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Correctional nursing in Liguria, Italy: examining the ethical challenges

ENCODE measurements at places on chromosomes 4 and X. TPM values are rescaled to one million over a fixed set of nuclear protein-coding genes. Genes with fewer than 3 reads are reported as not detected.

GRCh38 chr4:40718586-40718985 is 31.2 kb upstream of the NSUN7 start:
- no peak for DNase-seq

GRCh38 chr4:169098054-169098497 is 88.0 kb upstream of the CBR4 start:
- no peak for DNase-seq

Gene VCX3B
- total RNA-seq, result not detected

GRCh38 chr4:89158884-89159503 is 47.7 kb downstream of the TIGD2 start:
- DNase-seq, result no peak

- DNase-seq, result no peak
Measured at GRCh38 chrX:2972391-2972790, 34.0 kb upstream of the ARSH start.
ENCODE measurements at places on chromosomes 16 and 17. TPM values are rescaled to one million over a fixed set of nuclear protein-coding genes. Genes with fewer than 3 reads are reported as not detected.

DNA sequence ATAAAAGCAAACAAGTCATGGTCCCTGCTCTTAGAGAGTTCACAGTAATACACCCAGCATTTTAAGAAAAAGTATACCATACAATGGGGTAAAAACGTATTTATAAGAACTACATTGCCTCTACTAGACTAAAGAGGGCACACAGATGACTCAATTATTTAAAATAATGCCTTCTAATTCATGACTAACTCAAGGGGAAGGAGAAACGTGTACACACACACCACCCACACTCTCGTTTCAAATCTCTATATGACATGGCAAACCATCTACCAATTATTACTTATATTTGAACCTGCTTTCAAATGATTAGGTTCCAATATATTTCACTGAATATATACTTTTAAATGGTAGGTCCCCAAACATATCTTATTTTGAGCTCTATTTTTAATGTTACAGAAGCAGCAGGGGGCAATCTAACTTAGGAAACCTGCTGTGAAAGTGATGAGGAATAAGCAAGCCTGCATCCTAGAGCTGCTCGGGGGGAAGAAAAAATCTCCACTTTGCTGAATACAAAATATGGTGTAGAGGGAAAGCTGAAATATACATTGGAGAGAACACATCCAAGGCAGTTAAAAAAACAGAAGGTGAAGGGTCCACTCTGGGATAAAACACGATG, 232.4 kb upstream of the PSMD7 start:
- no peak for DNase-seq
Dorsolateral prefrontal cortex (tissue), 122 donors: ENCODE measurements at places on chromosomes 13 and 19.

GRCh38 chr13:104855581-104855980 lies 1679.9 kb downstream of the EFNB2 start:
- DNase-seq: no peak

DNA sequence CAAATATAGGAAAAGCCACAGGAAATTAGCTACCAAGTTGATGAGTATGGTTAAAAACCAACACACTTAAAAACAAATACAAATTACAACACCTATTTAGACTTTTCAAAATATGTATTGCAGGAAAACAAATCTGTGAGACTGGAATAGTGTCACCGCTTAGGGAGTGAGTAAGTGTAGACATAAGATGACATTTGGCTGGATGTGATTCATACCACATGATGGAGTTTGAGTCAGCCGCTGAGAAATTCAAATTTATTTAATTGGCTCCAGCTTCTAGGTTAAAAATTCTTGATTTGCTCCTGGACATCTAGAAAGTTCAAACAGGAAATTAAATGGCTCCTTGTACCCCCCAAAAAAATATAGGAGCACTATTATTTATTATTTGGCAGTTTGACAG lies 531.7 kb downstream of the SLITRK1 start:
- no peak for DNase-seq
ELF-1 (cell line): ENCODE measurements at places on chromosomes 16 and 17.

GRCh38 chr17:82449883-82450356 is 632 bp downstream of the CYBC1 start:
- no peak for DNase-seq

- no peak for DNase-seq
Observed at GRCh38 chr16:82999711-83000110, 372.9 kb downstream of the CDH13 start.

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  J PREV MED HYG 2018; 59: E315-E322 E315 Introduction . Correctional nursing can involve significant ethical difficulties. This study examined ethical challenges encountered by correctional nurses in the Italian region of Liguria. Empirical data were analyzed in relation to relevant ethical standards. The  former involved a study of 75 nurses and managers in the Ligu-rian correctional system, while the latter involved an analysis of the Italian Code of Ethics for Nurses and related standards for correctional practice. Methods . Quantitative and qualitative methods were used for the empirical study. Questionnaires were administered to collect data on participants’ characteristics and care settings. The Measure of  Job Satisfaction (MJS) was also administered. Five focus groups were conducted. Results . Quantitative Data:    Respondents identified factors that mostly impacted on recruitment and retention. Unfavourable fac-tors included: structural, organizational, and relational factors. Favourable factors included: nursing consultation, continuing education activities, and peer support. MJS results were equal to ‘unsatisfied’. Qualitative Data: five themes were identified through thematic analysis of focus group data: Health needs of incarcerated persons; Negotiation of the boundaries between care and custody; Job satisfaction related to nursing in a correctional setting; Barriers to providing good care; and Security needs. Ten categories of norms were identified in the Code as areas of ethical standards relevant for the empirical data. Conclusions . Our empirical findings demonstrate that these nurs-ing standards can be systematically compromised in correctional settings. Nurses feel compelled to provide ethically-problematic nursing services, with situations of moral distress. This research informs the development of needed policy, educational, and prac-tice changes for nurses in correctional settings. O RIGINAL   ARTICLE Correctional nursing in Liguria, Italy: examining the ethical challenges F. CARNEVALE 1 , B. DELOGU 2 , A. BAGNASCO 3 , L. SASSO 31  McGill University, Montreal, Canada; 2 SSD Medicina Penitenziaria ASL 2 Savonese, Savona, Italy; 3  Department of Health Sciences, University of Genoa, Italy Keywords Correctional nursing ã Moral distress ã Nursing ethics ã Italy Summary https://doi.org/10.15167/2421-4248/jpmh2018.59.4.928 Introduction The aim of this study was to examine the ethical chal-lenges encountered by nurses practicing in correction-al settings in the Italian region of Liguria. Despite the regional focus of this research, we believe that this in-vestigation will also help advance our understanding of correctional nursing in other settings internationally. The term ‘correctional nursing’ is sometimes used in this article because it is widely used in the international literature, although we recognize the problematic tone of the term. For this reason, we frequently use the ex-pression ‘nursing practice in correctional settings’ as an alternative.International literature has demonstrated that nursing practice in correctional settings can involve significant ethical challenges [1-4]. These ethical challenges have been under-examined; frequently relating to dilemmas for which existing ethical standards are unclear or even contradictory. In particular, as nurses in correctional set-tings strive to attend to the health needs of patients and clients who are incarcerated, they are often called upon to use their clinical expertise for purposes of control or punishment.Nurses practicing in correctional settings confront com-plex problems [1, 5-10]. They have a high degree of re-sponsibility as they are required to manage emergencies and mental health problems, among other chronic condi-tions. Patient health information must be kept confiden-tial and not generally shared with correctional officers unless there is a justifiable reason. Nurses practice in settings where safety is a constant workplace concern. Nurses often report to a warden, rather than a health administrator, facing difficult negotiations of care prac-tices [1].The number of incarcerated persons in the United States has been increasing significantly. Incarcerated men and women have increased rates of serious and chronic physical and mental illnesses [2].   Maeve and Vaughn [2] highlighted numerous ethical problems faced by nurses in correctional settings: maintaining patient confiden-tiality; using chemical restraint for security rather than medical purposes; working with underqualified person-nel; providing care outside their scope of practice; car-ing for addicted prisoners; caring for the mentally ill; caring for incarcerated mothers and their newborns; managing the visitation rights of children whose parents are incarcerated; dealing with violence; coping with pro-longed isolation and segregation of inmates; providing adequate planning for released detainees; and involve-ment of nurses and physicians in carrying out the death penalty [2].  F. CARNEVALE ET AL. E316 In a critical examination of forensic psychiatric nursing in corrections, Holmes has reported that nurses are ‘ob- jects of governmental technologies’ [11].   They become the body onto which processes of conforming to the cor-rectional setting is dictated and inscribed. Nurse–patient relationships involve under-recognized power structures. Nurses frequently participate in behaviour modification programmes that involve unethical nursing approaches to mentally ill offenders [12].An ethnographic study of twelve prisons in England highlighted the significant responsibilities borne by nurses [8]. The National Health System has recognized the importance of synergy in the role of nurses with other health professionals in prisons (e.g., psychiatrists, social workers, etc.). In new models of care, nursing roles are authorized to provide prescriptions for minor illnesses (e.g., constipation, toothache, colds), perform intake assessments (e.g., nurse-led triage), and evaluate and manage complex chronic illnesses (e.g., nurse-led clinics). Physician assessments follow from assessments performed by nurses. Nurses are central agents in reha-bilitation programs for substance, psychotropic drug, or nutritional abuse; prescribing non-pharmacological treatments such as physical activity or behavioral pro-grams that promote sleep. The health service has devel-oped a culture that recognizes the importance of health and quality of care, limiting the abuse of control meas-ures.National evidence in Italy has highlighted that illness lev-els and health care needs are significantly more elevated among detainees than in the general population [13-15]. The most common illnesses include: tuberculosis, HIV, hepatitis, syphilis, and other sexually transmitted infec-tions. Mental illness is significantly elevated, as well as substance abuse [14]. Nursing ethical concerns relating to correctional settings have been scarcely examined in Italy. One study was conducted with detainees and nurses to in-vestigate the roles of nurses in these settings [16]. Most participants regarded nurses as mere treatment providers.A number of international statements and research re-ports have highlighted standards that should be upheld for nursing in correctional settings. For example, the Eu-ropean Code for Health in Prisons recognizes the rights of detainees to have access to health care without dis-crimination and highlights the ‘pathogenic’ impact of confinement on mental health [17].In Britain, recent increases in nursing staffing, training, and development of holistic practices and promotion of a code of ethics have demonstrated improvements in the health and social integration outcomes of detainees [14].The National Commission on Correctional Health Care identified six ethical principles for nurses in correctional settings: a) respect for persons (autonomy and self-de-termination); b) beneficence (doing good); c) nonmalefi-cence (avoiding harm); d) justice (fairness, equitability, truthfulness); e) veracity (telling the truth); and f) fidel-ity (remaining faithful to one’s commitment) [18].The journal  Nursing Standard   published a theme issue in 2010 that focused on correctional nursing. Within this volume, Perry published a competency mapping and a grid for evaluating the performance of nurses in correc-tional settings [6]. These competencies included: pre-vention of communicable diseases; the management of mental disorders and chronic illnesses in an inadequate context; integration with other professionals for evalua-tion activities; and regional networking to ensure conti-nuity of care.The International Association of Forensic Nurses has highlighted guiding principles for ethical decision-mak-ing in forensic nursing, that is: a) fidelity to patients and clients; b) responsibility to the public; c) obligation to science; and d) dedication to colleagues [19].The American Nurses Association has highlighted that correctional nurses have to balance an attitude of care while maintaining safe boundaries. Nurses should advo-cate for access to care. For patients that die while in-carcerated, nurses should help patients die with dignity and comfort. The American Nurses Association has also argued that correctional nurses should not participate in executions [20].There is an absence of explicit ethical standards for nursing practice in correctional settings in Italy. There have been, however, some significant structural shifts in correctional health services that imply potential im-provements in nursing practice conditions [21]. Heath professionals practicing within correctional settings, in-cluding nurses, are now administratively accountable to the Public Health Branch of the National Health System; rather than the correctional services administration, as they were before. This initiative sought to bridge prac-tice standards as well as collaborations among health professionals practicing within prisons with the broader community of practitioners in the general population. Moreover, this restructuring establishes a clearer bound-ary between security measures and responses to the health needs of detainees. The principal objective of this study was to examine the ethical challenges encountered by nurses practicing in correctional settings in the Italian region of Liguria. Drawing on a framework for ethical analysis referred to as the ‘is-ought problem’ [22], an empirical examina-tion of clinical practice was analyzed in relation to rel-evant ethical standards to highlight tensions that may exist between the a) ‘is’ of current practices (i.e., what nurses are   doing ); and b) ‘ought’ applicable to these practices (i.e., what nurses should be doing ). The former were documented through a quantitative and qualitative investigation and the latter were examined through an analysis of the Italian Code of Ethics for Nurses [23] and related standards for correctional practice in Italy and Europe. This research was conducted to help inform the development of policy, practice change, and educational initiatives to address the ethical challenges encountered by nurses in correctional settings. Methods The empirical component of this study is based on a re-analysis of data collected from an earlier study conduct-  CORRECTIONAL NURSING IN LIGURIA, ITALY: EXAMINING THE ETHICAL CHALLENGES E317 ed by three of the authors (i.e., Bagnasco A, Delogu B, Sasso L.) [24]. The study was conducted as part of one author’s (Delogu B.) graduate studies. The aim of the initial study was to document occupational challenges and job satisfaction among nurses working in correc-tional settings in Liguria, Italy. Upon completion of the research, the authors noted significant ethical concerns that were underlying the data. They therefore recruited the remaining author (FAC), a nursing ethicist, to assist with an ethical analysis of the empirical data along with an analysis of relevant norms. D󰁥󰁳󰁣󰁲󰁩󰁰󰁴󰁩󰁯󰁮 󰁯󰁦 󰁰󰁡󰁲󰁴󰁩󰁣󰁩󰁰󰁡󰁮󰁴󰁳 Participants in the study included nurses and their man-agers in the Ligurian correctional health system (i.e., Medicina Penitenziaria delle cinque AASSLL della Lig-uria) as well as nurses that worked within this system in the past. A total of 74 nurses participated in the study.A mixed methods design was used for the study, drawing on quantitative and qualitative methods. Measurement instru-ments from the international literature (described below) were translated, adapted, and validated for an Italian con-text by the University of Genoa doctoral nursing program. Q󰁵󰁡󰁮󰁴󰁩󰁴󰁡󰁴󰁩󰁶󰁥 󰁭󰁥󰁴󰁨󰁯󰁤󰁳 Participants were administered a questionnaire, adapted from the work of Almost et al. [25], to document the: a) demographic characteristics of the sample; b) care provision settings represented in the study context; and c) factors associated with job retention and nurses’ inten-tion to leave their jobs. To measure the latter, a validated measure of job satisfaction was attached to the question-naire (i.e. M easure of J ob Satisfaction, MJS) [26]. Work satisfaction is an important predictor of retention and in-tent to leave [27]. The MJS consists of 38 items grouped into five factors: a) personal; b) workload; c) profession-al support; d) training; and e) economic remuneration and opportunities for career development. For each MJS item, participants responded to the following question: ‘How satisfied are you with this aspect of your job?’: 1) very dissatisfied; 2) dissatisfied; 3) neither satisfied nor dissatisfied; 4) satisfied; 5) very satisfied. Q󰁵󰁡󰁬󰁩󰁴󰁡󰁴󰁩󰁶󰁥 󰁭󰁥󰁴󰁨󰁯󰁤󰁳 Focus groups were used to collect qualitative data. Five focus group meetings were conducted with nurses and nursing managers in: La Spezia, Savona, Genova Mar-assi, Pontedecimo, and Sanremo. Chiavari and Imperia were excluded as study settings because the number of nurses in these settings was too limited for the study. Five principal questions were used to orient the focus groups: a) How do you identify the health needs of de-tainees and which prisoners do you think have the great-est health needs?; b) How would you describe the differ-ences between working in a hospital and working in your context?; c) What are your needs today to perform this work?; d) What are the sources of satisfaction in your work activities?; e) What are the obstacles to providing good health services in your work setting? Qualitative data were analyzed with NVIVO 10 software. Results E󰁭󰁰󰁩󰁲󰁩󰁣󰁡󰁬 A󰁮󰁡󰁬󰁹󰁳󰁩󰁳 Quantitative Data Respondents identified favorable and unfavorable fac-tors that had the most significant impact on the recruit-ment and retention of nurses in their setting. Unfavora-ble factors included: structural, organizational, and rela-tional factors (Tab. I). Favorable factors included: nurs-ing consultation: 35.1%; continuing education activities: 31.1%; and peer support: 16.2%.  Measure of job satisfaction Fifty-nine participants completed the MJS to measure their level of satisfaction regarding five specific factors. None of the measures for the five factors reached a mean as high as 4.0, the level corresponding with ‘satisfied’. Personal Sat-isfaction and Satisfaction with Professional Support were the most highly rated (i.e., 3.878 and 3.814, respectively) and Economic Remuneration and Opportunities for Career Development had the lowest rating (i.e., 3.034). It is noteworthy that none of the means for the five fac-tors were less than 3.0; that is, none were oriented to-ward a clear measure of dissatisfaction. All means were below 4.0 (satisfaction) and above 3.0 (neither satisfied or dissatisfied), which implies that despite the signifi-cant difficulties encountered by these nurses they also derived some favorable returns from their work to coun-ter these difficulties. Qualitative data Five major themes were identified through a thematic analysis of data recorded during the focus groups: (1) Health needs of incarcerated persons (detainees); (2) Negotiation of the boundaries between care and custody; (3) Job satisfaction related to nursing in a correctional setting; (4) Barriers to providing good care; and (5) Se-curity needs. Tab. I.  Summary of quantitative results. Themes identified within each factor are listed. Theme I: Structural Distance & isolationLogisticalAbsence of a care setting32.4%27.0%21.6% Theme II: Organizational Insufficient staffHeavy workloadLimited professional autonomyExcessive professional autonomyResource restrictions24.3%21.7%17.6%16.2%13.5% Theme III: Relational Absence of continuing educationConflict with care recipientsConflict with correctional officersConflict with the medical team29.7%35.2%20.3%10.9% NB: The proportion of respondents who reported each theme is indi-cated in parentheses.  F. CARNEVALE ET AL. E318 1. Health needs of incarcerated persons (detainees) When compared to practicing in conventional hospital settings, correctional settings entail: (a) a much great-er number of patients for each nurse; (b) greater pro-fessional autonomy and therefore increased individual responsibility; (c) a particularly high proportion of health concerns related to mental health and substance abuse problems; and (d) a number of barriers for the nurse-client relationship, which require an alteration in how nurses approach patients. 2. Negotiation of the boundaries between care and custody Correctional settings have a culture of order and disci-plinary control, which overshadow concerns about the health of detainees. Participants reported that a greater proportion of their time is devoted to maintaining sec-urity rather than promoting health or managing illness. 3. Job satisfaction related to nursing in a correction-al setting Nursing practice in these settings can provide some opportunities for personal and professional enrichment, which was related to inter-professional work, detainee multiculturalism, and trust relationships that can be es-tablished with patients. On the other hand, job satisfac-tion can be compromised when: a) correctional officers expect nurses to collaborate with them to exert control measures on detainees; b) detainees try to manipulate nurses to obtain favors; c) there is insufficient time for nurses to develop a non-judgemental attitude with de-tainees; d) nursing practice requires advanced exper-tise in assessing health needs of detainees who are not presenting their symptoms honestly; e) working with substance abuse and mental health problems; f) person-al freedom is restricted in the workplace; g) there are insufficient nursing staff, which increases workload and reduces opportunities for rest breaks; and h) there is little recognition of the specialized competence required to practice in correctional settings. 4. Barriers to providing good care Security requirements seem to limit the professional au-tonomy of nurses. That is, nurses are not recognized as professionals but as mere providers of treatments with-out any autonomous thought. Prison administrators refer exclusively to physicians as the health care profession-als. Care is also sometimes compromised by conflictual relationships with correctional officers who tend not to recognize the health needs of detainees. Some pris-ons draw on ‘cooperatives’ for nursing staffing, which results in very high nursing turnover rates. This limits nurses’ ability to consolidate their competencies and compromises trust relationships between nurses and de-tainees as well as nurses and correctional officers. 5. Security needs The principal priority in correctional settings is secur-ity. Consequently, nursing actions are predominantly fo-cused on managing medications and sharps – rather than providing care. N󰁯󰁲󰁭󰁡󰁴󰁩󰁶󰁥 A󰁮󰁡󰁬󰁹󰁳󰁩󰁳 Empirical findings helped orient an analysis of relevant ethical norms that define ethical practice for nurses in correctional settings in Italy. The principal normative source that was examined was the Code of Ethics for Nurses in Italy (referred to below as ‘Code’) [23].Ten categories of norms were identified in the Code as areas of ethical concern highlighted by the empirical data. These included: General Responsibilities; General Ethical Considerations; Nursing Competence; Respect for the General Rights of Patients; Respect the Autono-my of Patients; Respect Patients’ Privacy and Confiden-tiality; Respect for the Wellbeing of Patients; Promote Inter-Professionalism; Promote Patient Safety; Prevent Conflict of Interest. Table II lists the specific sections of the Code related to each normative category. These normative standards highlight explicit nursing standards that can be systematically compromised in a correctional setting – given the empirical findings reported above – placing nurses in situations where they feel compelled to practice against the standards of the profession.Additional sources were examined for articulations of practice standards specifically relevant for health pro-fessionals in correctional settings; in Italy and Europe. Although these were not specifically focused on nursing practice, they provided specificity that complemented the more general norms drawn from the Code.The Italian National Bioethics Committee prepared a Report on ethical considerations that should be applied to the health of detainees, citing relevant Italian & Euro-pean norms [15]. The Report outlines health risks iden-tified among incarcerated populations and the health-related rights of detainees that should be respected. The Report commends the shift of administrative responsi-bility for health services from correctional authorities to state health services administration. This will help pre-serve the professional autonomy of health professionals and prevent the confusion of health services with secu-rity services (i.e. dual roles) within these settings, among other merits of such a restructuring. For example, health professionals responsible for providing health care to detainees should not also be responsible for providing expert assessments of the detainees’ health for the jus-tice or security procedures of the courts or correctional systems such as prisons (e.g. assessment of detainee’s capacity to endure disciplinary measures such as solitary confinement). A limitation of this Report, for the pur-poses of this study, is that it is predominantly focused on the practice of physicians, with occasional references to health professionals more broadly. Although the Report appears directly applicable to other health professionals, such as nurses, this is not explicitly articulated.The Report corroborates related international standards regarding detainees. Specifically, the European Code for Health in Prisons recognized that a) detainees should have a right to health services without discrimination; and b) the restriction of personal freedom can have a harmful impact on the mental health of detainees [17]. Disciplinary measures should therefore be restricted to minimize these harms. The World Health Organization